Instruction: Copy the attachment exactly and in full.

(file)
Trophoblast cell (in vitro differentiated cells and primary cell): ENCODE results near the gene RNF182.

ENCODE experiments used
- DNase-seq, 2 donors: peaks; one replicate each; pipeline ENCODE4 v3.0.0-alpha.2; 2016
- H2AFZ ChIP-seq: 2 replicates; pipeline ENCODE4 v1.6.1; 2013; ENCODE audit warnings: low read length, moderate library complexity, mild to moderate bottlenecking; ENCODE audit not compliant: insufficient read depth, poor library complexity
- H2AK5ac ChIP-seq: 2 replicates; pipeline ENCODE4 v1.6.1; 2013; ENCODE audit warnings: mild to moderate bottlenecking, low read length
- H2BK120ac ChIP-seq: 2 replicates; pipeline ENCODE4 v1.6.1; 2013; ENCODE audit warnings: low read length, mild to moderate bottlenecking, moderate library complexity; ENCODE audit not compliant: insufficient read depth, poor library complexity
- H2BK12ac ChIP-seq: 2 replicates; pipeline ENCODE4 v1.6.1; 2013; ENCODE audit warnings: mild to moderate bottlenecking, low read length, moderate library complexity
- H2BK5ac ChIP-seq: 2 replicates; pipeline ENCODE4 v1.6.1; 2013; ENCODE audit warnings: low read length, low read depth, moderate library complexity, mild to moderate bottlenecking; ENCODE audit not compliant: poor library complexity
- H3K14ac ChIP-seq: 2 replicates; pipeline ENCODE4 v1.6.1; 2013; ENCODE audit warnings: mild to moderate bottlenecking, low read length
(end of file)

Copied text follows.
Trophoblast cell (in vitro differentiated cells and primary cell): ENCODE results near the gene RNF182.

ENCODE experiments used
- DNase-seq, 2 donors: peaks; one replicate each; pipeline ENCODE4 v3.0.0-alpha.2; 2016
- H2AFZ ChIP-seq: 2 replicates; pipeline ENCODE4 v1.6.1; 2013; ENCODE audit warnings: low read length, moderate library complexity, mild to moderate bottlenecking; ENCODE audit not compliant: insufficient read depth, poor library complexity
- H2AK5ac ChIP-seq: 2 replicates; pipeline ENCODE4 v1.6.1; 2013; ENCODE audit warnings: mild to moderate bottlenecking, low read length
- H2BK120ac ChIP-seq: 2 replicates; pipeline ENCODE4 v1.6.1; 2013; ENCODE audit warnings: low read length, mild to moderate bottlenecking, moderate library complexity; ENCODE audit not compliant: insufficient read depth, poor library complexity
- H2BK12ac ChIP-seq: 2 replicates; pipeline ENCODE4 v1.6.1; 2013; ENCODE audit warnings: mild to moderate bottlenecking, low read length, moderate library complexity
- H2BK5ac ChIP-seq: 2 replicates; pipeline ENCODE4 v1.6.1; 2013; ENCODE audit warnings: low read length, low read depth, moderate library complexity, mild to moderate bottlenecking; ENCODE audit not compliant: poor library complexity
- H3K14ac ChIP-seq: 2 replicates; pipeline ENCODE4 v1.6.1; 2013; ENCODE audit warnings: mild to moderate bottlenecking, low read length